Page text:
The Latest on Proposed Changes to Inheritance Taxes
Under current law, stepped-up basis allows a farmer to pay capital gains taxes only on property’s increase in value since the date the land was inherited, not on the full increase in value since the date it was purchased by that farmer’s parents or grandparents. Eliminating the stepped-up basis would make continuing on the family farm extremely costly since the value of many farms is tied up in land and equipment, which are highly illiquid assets. The next generation could be forced to liquidate assets – or even sell the farm – just to pay the taxes.
Unfortunately, there are several proposals to get rid of these beneficial tax provisions. The STEP Act announced by Senator Van Hollen proposes to eliminate stepped-up basis upon the death of the owner, and the 99.5 Percent Act introduced by Senator Sanders decreases the estate tax exemption down significantly from where it is today.
Recently, the Agricultural and Food Policy Center at Texas A&M University developed a study showing the impact of potential inheritance tax changes and found that if both the STEP Act and the 99.5 Percent Act were simultaneously implemented, 92 of the 94 representative farms would be impacted, with additional tax liabilities incurred averaging $1.43 million per farm.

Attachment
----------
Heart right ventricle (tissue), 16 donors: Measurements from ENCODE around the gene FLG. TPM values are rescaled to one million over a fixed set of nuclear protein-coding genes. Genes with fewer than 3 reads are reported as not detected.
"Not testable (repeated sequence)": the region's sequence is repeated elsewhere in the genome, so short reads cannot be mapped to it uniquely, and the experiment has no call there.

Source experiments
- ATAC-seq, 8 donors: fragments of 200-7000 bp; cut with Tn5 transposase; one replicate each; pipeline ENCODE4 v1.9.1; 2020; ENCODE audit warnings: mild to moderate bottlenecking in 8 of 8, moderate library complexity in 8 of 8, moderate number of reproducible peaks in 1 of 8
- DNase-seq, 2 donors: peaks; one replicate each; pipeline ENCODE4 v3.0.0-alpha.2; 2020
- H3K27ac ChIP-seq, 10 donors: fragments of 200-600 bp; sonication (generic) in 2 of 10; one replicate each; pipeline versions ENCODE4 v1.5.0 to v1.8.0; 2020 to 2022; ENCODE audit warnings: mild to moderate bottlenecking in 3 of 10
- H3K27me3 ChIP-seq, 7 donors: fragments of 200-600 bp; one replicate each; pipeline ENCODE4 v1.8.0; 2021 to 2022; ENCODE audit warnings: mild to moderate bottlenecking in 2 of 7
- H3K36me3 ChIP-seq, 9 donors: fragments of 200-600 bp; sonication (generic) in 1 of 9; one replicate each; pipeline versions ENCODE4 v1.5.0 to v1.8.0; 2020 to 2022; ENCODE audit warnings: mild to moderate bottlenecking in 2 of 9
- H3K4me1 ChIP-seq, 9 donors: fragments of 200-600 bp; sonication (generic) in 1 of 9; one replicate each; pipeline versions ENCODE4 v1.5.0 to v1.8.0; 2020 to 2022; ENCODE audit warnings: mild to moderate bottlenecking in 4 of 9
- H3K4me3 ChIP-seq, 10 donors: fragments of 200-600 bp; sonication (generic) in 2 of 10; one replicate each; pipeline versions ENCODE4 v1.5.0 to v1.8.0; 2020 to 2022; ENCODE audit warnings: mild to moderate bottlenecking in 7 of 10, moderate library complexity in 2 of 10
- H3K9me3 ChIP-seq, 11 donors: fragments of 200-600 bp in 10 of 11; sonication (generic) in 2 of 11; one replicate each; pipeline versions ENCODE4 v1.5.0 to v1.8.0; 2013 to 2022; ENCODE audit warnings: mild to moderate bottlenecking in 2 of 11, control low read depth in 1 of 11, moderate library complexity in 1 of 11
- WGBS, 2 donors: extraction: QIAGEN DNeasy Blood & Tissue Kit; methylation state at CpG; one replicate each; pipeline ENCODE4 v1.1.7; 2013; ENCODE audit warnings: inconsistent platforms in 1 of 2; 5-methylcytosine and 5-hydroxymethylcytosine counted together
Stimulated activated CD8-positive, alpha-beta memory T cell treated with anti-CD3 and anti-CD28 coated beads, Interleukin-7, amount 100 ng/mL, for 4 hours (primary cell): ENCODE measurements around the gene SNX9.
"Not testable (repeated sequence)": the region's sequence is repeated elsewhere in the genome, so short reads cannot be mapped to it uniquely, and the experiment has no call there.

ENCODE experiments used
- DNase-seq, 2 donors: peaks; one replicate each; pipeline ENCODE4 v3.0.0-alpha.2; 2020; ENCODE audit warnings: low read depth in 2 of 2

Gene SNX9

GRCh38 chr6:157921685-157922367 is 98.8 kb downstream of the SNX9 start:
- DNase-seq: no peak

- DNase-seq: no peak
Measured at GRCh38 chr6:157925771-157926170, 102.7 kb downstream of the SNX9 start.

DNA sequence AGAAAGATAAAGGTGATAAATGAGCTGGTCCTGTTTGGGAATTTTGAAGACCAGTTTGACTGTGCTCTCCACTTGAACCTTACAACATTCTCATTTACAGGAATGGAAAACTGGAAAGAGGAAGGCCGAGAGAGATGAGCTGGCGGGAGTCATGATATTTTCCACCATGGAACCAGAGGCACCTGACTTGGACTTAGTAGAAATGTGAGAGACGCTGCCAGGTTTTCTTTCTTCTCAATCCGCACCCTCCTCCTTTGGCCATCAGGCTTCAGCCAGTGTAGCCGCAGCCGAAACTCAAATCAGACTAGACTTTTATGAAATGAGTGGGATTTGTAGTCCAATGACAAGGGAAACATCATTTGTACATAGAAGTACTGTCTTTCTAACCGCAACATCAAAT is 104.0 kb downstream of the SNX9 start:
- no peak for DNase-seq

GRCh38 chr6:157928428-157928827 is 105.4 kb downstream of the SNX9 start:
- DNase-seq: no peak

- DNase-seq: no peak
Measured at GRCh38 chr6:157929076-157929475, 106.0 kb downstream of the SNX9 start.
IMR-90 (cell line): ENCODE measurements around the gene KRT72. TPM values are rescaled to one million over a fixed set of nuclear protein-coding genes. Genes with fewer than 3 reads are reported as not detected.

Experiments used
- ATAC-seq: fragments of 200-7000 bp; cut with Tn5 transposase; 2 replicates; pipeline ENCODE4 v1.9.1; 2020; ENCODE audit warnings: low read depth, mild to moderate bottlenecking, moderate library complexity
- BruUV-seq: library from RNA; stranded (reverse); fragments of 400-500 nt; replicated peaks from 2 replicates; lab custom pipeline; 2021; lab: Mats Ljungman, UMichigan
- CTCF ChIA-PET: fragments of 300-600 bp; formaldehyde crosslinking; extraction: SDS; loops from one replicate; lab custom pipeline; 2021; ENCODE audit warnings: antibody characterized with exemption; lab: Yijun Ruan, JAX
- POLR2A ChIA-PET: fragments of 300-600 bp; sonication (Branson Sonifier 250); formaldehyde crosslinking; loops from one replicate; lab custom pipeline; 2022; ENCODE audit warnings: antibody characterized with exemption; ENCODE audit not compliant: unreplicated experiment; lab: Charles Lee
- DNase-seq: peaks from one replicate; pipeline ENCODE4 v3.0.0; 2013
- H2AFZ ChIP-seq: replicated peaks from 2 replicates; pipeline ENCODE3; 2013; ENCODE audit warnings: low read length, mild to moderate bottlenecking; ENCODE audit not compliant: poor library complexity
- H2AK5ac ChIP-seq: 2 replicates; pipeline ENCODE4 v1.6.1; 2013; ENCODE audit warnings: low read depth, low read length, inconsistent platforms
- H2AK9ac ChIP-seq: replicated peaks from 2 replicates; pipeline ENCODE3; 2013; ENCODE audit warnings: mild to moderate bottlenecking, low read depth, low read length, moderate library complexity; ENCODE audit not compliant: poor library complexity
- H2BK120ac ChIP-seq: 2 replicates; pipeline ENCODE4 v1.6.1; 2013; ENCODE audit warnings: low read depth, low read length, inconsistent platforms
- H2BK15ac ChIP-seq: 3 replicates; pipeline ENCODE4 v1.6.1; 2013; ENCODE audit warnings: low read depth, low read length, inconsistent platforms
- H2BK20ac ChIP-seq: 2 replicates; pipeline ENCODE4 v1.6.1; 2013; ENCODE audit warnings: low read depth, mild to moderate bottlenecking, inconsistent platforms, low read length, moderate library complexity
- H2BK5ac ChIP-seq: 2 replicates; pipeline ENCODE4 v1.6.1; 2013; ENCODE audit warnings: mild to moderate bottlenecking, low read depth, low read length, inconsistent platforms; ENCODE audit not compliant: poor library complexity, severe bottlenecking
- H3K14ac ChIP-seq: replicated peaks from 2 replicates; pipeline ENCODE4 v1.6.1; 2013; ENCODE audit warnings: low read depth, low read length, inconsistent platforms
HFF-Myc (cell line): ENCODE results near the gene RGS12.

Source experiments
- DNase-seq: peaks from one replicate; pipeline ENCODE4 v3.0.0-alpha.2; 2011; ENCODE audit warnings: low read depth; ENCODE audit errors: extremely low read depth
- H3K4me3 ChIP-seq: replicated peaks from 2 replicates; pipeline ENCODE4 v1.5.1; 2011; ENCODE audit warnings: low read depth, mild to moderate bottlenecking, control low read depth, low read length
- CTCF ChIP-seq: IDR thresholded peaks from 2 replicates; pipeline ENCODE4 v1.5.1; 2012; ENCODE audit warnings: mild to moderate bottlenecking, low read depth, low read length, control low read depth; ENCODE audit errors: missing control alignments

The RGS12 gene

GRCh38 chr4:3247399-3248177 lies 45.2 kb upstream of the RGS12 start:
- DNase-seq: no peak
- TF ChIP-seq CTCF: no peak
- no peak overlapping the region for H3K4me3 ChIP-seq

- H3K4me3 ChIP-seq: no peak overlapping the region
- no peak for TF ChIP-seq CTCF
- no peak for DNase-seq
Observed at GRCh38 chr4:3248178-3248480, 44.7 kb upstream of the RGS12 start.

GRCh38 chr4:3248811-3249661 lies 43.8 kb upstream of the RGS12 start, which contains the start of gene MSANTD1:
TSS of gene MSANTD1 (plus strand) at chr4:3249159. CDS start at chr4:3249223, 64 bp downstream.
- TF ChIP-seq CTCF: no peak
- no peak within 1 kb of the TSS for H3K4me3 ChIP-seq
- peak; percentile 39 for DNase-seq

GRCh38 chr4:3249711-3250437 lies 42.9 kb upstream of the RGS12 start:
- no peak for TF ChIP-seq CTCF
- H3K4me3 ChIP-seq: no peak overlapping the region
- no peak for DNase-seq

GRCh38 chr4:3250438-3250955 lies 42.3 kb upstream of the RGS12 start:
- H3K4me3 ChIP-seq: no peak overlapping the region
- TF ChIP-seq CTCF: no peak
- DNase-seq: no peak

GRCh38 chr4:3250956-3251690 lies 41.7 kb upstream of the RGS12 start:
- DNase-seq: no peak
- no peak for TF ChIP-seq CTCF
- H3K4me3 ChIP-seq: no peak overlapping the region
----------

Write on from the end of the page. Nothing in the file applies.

Stepped-up basis encourages families to grow their business and pass it on to another generation. Without this incentive, it would be difficult to enter business-like farming and ranching. An estate tax does just the opposite, making it more difficult for families to pass along their farms and ranches to their children and grandchildren. Imposing both tax burdens at the same time would mean disaster for family farms across the nation.
Arizona Farm Bureau believes that, at the very least, capital gains taxes should not be collected at death, and the unlimited step-up in basis of inherited assets should continue. The good news is that Farm Bureau is working around the clock to advocate for tax policy that encourages family businesses, rather than hurting them. To contact your Member of Congress about the importance of protecting a step up in basis, visit: www.azfb.org/Public-Policy/Action-Center
Editor's Note: This article first appeared in the August 2021 issue of Arizona Agriculture